v When Anne Külow was only 15, her teacher in Berlin's Jewish high school publicly shared a conversation they had had: "Anne wants to join the army," he blurted out.
"Everyone became quiet, looking at me. I felt so embarrassed," says Ms Külow, who turns 29 this month and is a captain in the German Bundeswehr. Up to then, the only army that any of her classmates wanted to join was the IDF. But the German military?
"What, you want to join those who killed six million?" they asked. "Do you want to have something to do with the Wehrmacht [the Nazi military]?"
"I said no, I am just curious. And the Bundeswehr did not kill six million Jews."
Though she shared her classmates' pride in the IDF, she didn't have the same connection to Israel as many of them did: Ms Külow and her mother had converted to Judaism only a year earlier. "I had never been to Israel, had no relatives there, I had no link to Israel except for being Jewish," she says.
But "Germany is my home, where I grew up, where my family and friends live, and that is what I want to defend."
Today, Ms Külow - who wears her gold Star of David pendant next to the gold heart from her fiancée - is not only a Bundeswehr captain. She is also co-chair of the Bund Jüdischer Soldaten, a 10-year-old organisation dedicated to teaching members of Germany's armed forces about the history of Jews, as well as to advocating for Jews in today's Bundeswehr. No one knows exact numbers, but insiders guess there are some 200 Jews in a military of about 200,000.
Ms Külow was born in former East Germany. Her parents divorced when she was one. Years later, her mother - who had long been on a path to Judaism - asked her if she wanted to learn an extra language. "How about Hebrew? And learn about the Jewish religion?"
"Of course I said yes," laughs Ms Külow, her eyes twinkling. "What kid doesn't want to do something extra?"
She converted at 14, together with her mother. "I was nervous as hell," she said, adding that she was afraid she would not make it. But she answered the rabbis' questions and even read a text in Hebrew. "Do I have to translate it?" she asked. "No, just read it," they told her. She passed.
That classroom encounter, just a year later, was the start of a difficult period for Ms Külow.
Her classmates "were teasing me in a bad way". Even the school principal tried to talk her out of it. Ms Külow answered: "I want to help people. I know it sounds strange: a soldier is connected with war. But I see it as helping people who don't live in a peaceful environment.
"What helped me at the time were my friends," she recalls. "They said, 'You will go your own way, don't listen to them.' This lifted me. In the end, I made the decision to go into the army."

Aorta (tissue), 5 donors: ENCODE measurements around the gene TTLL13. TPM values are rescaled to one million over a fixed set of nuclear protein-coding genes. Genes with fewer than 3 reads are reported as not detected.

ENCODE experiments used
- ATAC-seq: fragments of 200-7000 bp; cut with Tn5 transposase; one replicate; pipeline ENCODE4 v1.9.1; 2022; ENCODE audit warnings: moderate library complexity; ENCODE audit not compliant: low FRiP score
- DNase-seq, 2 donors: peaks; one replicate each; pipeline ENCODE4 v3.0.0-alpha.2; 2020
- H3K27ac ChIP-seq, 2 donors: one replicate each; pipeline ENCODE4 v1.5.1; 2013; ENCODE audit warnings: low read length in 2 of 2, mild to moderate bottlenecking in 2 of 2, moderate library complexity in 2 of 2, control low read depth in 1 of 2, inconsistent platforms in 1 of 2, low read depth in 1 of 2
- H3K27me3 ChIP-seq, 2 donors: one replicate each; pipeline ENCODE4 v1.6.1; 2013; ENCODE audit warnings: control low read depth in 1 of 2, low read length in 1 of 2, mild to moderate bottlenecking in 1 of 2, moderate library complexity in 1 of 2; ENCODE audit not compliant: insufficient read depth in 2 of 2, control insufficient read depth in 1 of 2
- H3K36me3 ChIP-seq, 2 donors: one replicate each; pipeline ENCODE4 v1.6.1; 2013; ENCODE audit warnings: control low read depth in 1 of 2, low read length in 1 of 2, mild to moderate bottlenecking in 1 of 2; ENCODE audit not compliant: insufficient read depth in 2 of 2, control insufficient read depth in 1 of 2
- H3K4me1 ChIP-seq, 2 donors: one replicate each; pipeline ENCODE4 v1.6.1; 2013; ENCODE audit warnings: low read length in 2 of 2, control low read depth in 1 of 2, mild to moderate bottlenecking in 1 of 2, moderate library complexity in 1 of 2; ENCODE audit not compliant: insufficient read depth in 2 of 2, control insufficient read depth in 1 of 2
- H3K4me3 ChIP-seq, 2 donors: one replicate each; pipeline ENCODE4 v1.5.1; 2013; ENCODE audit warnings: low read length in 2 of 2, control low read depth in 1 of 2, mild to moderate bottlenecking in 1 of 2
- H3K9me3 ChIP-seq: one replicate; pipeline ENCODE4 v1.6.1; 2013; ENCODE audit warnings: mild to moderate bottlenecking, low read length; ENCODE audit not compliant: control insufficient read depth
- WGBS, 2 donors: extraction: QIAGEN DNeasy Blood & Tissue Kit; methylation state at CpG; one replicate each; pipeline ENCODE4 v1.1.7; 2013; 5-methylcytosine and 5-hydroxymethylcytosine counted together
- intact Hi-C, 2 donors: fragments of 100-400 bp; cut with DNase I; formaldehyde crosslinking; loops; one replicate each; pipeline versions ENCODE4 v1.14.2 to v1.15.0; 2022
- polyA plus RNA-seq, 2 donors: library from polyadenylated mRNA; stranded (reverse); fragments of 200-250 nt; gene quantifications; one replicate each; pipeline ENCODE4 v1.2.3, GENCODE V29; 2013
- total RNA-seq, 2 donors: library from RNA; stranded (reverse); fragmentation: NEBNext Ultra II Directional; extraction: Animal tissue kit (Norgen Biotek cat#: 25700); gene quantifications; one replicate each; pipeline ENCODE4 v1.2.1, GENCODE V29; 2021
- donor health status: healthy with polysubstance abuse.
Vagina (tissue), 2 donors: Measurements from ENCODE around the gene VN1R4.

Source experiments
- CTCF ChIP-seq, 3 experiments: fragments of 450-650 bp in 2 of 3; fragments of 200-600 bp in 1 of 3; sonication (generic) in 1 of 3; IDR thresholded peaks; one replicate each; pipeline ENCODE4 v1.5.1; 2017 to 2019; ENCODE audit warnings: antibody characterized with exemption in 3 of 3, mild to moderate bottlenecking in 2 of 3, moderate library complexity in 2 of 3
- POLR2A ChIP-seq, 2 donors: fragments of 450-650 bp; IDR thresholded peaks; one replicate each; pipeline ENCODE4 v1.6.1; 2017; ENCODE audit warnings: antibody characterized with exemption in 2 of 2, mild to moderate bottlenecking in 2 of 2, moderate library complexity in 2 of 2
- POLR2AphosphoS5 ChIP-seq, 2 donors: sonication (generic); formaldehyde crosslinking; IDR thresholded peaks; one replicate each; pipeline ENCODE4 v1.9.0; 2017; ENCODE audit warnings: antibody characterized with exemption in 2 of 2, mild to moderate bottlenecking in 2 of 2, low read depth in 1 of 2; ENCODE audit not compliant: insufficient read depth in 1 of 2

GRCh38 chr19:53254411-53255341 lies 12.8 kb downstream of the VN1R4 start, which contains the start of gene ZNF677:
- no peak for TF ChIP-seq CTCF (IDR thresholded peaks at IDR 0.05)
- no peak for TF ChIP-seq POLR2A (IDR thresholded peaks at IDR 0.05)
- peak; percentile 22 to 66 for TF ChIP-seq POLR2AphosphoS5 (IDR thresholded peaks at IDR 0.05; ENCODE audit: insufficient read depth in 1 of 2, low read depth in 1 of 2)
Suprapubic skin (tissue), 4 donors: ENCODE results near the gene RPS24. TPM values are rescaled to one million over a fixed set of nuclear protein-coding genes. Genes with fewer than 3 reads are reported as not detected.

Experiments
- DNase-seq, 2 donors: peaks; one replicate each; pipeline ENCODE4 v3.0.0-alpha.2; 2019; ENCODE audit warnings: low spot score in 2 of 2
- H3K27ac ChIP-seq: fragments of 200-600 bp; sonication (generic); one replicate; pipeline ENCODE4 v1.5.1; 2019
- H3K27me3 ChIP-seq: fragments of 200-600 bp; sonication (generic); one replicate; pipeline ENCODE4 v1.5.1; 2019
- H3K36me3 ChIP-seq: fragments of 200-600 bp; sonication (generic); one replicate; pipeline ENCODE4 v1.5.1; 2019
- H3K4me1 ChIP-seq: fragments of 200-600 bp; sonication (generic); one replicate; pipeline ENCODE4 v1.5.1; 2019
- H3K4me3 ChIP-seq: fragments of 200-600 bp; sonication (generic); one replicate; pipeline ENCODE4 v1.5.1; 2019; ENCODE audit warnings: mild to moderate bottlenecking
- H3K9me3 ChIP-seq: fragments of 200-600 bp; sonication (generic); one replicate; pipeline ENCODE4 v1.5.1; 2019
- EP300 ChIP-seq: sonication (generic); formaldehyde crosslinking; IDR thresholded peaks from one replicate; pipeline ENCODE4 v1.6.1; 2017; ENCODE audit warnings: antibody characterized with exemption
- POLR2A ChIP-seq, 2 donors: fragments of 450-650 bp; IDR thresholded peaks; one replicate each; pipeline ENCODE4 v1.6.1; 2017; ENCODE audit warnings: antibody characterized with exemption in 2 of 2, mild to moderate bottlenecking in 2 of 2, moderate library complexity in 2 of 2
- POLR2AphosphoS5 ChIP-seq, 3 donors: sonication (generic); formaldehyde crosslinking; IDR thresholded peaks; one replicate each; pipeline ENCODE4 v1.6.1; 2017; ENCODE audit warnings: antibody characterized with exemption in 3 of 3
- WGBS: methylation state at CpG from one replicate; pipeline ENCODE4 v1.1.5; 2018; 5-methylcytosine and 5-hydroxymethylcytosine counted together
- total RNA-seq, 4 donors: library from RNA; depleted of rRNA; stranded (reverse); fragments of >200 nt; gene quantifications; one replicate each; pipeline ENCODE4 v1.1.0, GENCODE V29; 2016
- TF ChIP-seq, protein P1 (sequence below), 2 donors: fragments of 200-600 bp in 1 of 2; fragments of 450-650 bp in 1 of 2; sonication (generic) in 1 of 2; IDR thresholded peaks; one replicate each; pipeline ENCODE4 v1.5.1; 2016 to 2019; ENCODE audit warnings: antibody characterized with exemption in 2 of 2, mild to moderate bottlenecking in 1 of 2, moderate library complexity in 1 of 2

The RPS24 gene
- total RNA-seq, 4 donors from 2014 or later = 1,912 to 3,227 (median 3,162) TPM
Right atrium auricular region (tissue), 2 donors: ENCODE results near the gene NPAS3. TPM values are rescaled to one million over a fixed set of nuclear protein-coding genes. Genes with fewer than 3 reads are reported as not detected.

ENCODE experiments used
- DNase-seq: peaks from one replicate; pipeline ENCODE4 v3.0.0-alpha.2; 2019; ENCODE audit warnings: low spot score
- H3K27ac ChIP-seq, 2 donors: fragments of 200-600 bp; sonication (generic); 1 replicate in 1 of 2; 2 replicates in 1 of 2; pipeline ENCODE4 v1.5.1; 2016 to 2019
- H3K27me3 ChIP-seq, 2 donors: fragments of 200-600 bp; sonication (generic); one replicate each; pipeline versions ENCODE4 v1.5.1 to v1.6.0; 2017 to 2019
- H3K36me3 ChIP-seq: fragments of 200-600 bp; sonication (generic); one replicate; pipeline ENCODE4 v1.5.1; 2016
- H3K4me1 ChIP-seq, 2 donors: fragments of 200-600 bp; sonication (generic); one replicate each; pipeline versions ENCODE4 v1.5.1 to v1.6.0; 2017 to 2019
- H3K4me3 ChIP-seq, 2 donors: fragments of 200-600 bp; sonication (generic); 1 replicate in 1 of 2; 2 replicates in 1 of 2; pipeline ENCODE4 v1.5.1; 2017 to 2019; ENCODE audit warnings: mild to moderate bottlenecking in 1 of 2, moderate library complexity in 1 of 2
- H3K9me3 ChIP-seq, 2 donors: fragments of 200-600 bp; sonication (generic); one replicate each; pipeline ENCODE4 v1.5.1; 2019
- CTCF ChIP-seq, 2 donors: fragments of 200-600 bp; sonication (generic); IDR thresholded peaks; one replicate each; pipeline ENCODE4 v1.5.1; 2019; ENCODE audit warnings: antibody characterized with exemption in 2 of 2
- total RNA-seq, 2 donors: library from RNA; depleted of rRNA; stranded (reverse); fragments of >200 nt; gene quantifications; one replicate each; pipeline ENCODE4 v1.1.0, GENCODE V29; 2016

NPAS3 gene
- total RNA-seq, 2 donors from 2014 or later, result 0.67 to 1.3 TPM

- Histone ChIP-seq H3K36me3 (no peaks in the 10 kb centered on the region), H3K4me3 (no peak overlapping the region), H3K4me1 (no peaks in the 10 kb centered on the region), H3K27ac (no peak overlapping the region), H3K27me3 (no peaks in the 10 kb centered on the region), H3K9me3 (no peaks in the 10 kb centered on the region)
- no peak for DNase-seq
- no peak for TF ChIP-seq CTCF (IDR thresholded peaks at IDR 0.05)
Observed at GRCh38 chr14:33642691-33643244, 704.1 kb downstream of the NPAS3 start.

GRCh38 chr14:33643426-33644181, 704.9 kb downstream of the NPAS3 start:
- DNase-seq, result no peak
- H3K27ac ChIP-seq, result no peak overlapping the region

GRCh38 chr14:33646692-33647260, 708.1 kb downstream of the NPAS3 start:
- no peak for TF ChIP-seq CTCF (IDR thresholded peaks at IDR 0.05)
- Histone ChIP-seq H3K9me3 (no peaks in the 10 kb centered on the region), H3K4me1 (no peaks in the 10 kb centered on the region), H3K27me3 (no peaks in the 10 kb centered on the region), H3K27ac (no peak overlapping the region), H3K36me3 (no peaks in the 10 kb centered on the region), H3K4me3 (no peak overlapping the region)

Ms Külow joined right after high school. She was inducted in the same military buildings in Muenster where her father's father - captured shortly after enlisting in the Navy during the Second World War - was held in a British military prison.
Following basic training, she earned bachelor's and master's degrees in political science from the Helmut-Schmidt-University of the Bundeswehr in Hamburg. She wrote her bachelor's thesis on US-Israel relations, and her master's thesis on the perception of the "Arab Spring" in Israeli media. She also learned Hebrew at an ulpan at Ben Gurion University in Beer Sheva.
Ms Külow found out about the Jewish soldiers group from her maternal grandmother. "She used to cut out newspaper articles and send them to me."
Eventually, they invited her to an event commemorating the more than 100,000 Jews who fought for Germany in the First World War - about a fifth of the German Jewish population at the time. Hitler later blamed Germany's defeat on Jewish soldiers.
Ms Külow met members of the Jewish association at the commemoration, and eventually became involved in an historical research project with them. Last April, she was elected to the board.
The association used to be more focused on the past, Ms Külow says. "Now, we're looking at what can we do for Jewish soldiers today and on making connections with other armies."
The association is growing bigger and younger, but - despite a website and an active Facebook group with articles about current activities - outreach is difficult because it is against the law to ask soldiers to reveal their religion, Ms Külow says. Also, she says, "some Jews don't want people to know they are Jewish. So they wouldn't join."
In part, Ms Külow sees her role as that of an educator. "Many Germans have no idea about Jewish people, and many Jews have no idea about the Bundeswehr," she said. "They still have the impression that it is the Wehrmacht."
When Jews ask if there is antisemitism in the German military, she reminds them that anyone who shows any signs of sympathising with Nazi ideas, who is racist or antisemitic, "has to leave the army immediately. You take off your jacket and go. That was very impressive to me," and it impresses them, she said.
But just as remarkable was how her fellow soldiers reacted when she showed up for breakfast, lunch and dinner with matzot during Passover.
"What does our first lieutenant have there? What is she eating there?" her colleagues asked.
"I explained about Pesach, about the Exodus from Egypt, and I explained about the matzot. They were pleased to know more and very open. I never had any bad experiences."
She would like fellow soldiers to lose their fear of being openly Jewish. "Don't be afraid to tell your superior you want to observe Yom Kippur," Ms Külow said.
Today, there is a new attitude at the Jewish high school. They have even asked her to give a presentation there. Instead of questioning her decision, today teachers "tell me to 'be safe'. They care about me."